What Is Cohousing?

Cohousing is a form of cooperative living that combines private residences with extensive common facilities. Cohousing recreates the sense of togetherness, physical security, and community found in an old-style neighborhood while providing the privacy and stability of individual home ownership.

Common characteristics of cohousing communities include:
• Residents participate in the planning and design of the community to ensure that it reflects their needs.
• The physical design creates a cohesive neighborhood and promotes individual interaction.
• Extensive common facilities designed to supplement the private living areas on a daily basis.
• Residents take responsibility for the ongoing management, cooperating to address their changing needs.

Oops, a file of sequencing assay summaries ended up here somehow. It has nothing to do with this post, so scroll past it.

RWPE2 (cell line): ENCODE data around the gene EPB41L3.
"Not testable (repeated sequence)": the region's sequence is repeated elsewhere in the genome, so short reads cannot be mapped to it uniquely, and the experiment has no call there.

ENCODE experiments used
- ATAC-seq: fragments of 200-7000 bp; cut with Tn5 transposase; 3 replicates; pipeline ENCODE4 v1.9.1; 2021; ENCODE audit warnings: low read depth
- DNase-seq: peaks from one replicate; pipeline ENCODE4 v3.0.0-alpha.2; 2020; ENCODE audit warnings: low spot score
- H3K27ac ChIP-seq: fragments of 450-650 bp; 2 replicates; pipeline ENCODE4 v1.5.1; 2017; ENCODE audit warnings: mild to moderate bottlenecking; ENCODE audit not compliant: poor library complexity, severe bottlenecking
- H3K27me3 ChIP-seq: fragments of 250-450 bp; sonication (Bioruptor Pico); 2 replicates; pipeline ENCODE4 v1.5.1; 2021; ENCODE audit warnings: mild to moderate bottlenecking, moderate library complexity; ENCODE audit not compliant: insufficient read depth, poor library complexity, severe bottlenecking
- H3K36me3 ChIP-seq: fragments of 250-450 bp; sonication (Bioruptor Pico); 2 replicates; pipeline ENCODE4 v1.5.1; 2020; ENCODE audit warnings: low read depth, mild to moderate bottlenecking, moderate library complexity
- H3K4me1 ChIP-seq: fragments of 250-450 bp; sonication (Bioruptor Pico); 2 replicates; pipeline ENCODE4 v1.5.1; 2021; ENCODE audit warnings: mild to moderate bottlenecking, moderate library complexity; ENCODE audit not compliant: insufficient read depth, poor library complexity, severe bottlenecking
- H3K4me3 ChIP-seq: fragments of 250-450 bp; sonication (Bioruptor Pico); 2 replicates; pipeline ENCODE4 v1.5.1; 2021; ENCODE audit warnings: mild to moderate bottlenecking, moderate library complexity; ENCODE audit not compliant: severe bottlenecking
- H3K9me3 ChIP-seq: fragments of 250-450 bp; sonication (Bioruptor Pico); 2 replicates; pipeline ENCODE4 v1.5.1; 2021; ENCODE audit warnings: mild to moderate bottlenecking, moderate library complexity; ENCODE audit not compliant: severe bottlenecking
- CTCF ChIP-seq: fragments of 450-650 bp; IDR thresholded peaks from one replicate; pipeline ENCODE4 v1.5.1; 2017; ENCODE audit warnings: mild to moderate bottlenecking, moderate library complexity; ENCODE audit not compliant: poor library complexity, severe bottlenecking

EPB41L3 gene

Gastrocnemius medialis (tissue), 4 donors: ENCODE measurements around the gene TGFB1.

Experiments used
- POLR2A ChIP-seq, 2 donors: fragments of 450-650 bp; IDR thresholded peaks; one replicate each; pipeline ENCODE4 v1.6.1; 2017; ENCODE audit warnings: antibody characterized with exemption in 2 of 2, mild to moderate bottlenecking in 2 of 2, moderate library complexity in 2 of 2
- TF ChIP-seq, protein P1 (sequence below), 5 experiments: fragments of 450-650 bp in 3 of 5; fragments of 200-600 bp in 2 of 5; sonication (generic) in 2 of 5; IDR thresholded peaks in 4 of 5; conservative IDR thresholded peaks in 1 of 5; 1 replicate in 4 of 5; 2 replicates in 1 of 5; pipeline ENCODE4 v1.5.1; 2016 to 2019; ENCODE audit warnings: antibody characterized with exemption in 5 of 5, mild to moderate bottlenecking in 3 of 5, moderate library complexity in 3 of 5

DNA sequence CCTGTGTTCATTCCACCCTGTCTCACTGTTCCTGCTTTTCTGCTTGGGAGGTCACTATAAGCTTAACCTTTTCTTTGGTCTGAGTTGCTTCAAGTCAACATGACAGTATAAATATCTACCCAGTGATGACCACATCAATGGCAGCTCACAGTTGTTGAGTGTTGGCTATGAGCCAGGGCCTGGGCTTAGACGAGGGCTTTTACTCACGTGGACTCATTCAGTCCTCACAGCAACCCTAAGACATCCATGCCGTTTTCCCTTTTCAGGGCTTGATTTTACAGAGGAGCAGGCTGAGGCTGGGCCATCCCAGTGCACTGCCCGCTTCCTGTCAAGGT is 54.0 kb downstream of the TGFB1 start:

Landscaping DayCohousing architecture promotes interaction between individuals, breaking down the isolation typical of suburban developments while maintaining the privacy valued by most Americans. Individually owned homes cluster around common facilities, with automobiles relegated to the periphery.

Cohousing residents cooperate to manage the community and take turns cooking common meals. Residents enjoy shared facilities and opportunities to participate in community activities and options that typical housing doesn't provide. While each home has its own private kitchen, residents enjoy conversing with neighbors and to eating home-cooked meals without having to prepare every meal and clean up afterward.

Cohousing provide many benefits, including richer and more diverse social interactions, reduced living expenses through sharing resources, greater security for adults and children alike, more leisure time, and lower stress on the family unit.

For further information on cohousing, see our cohousing resources page.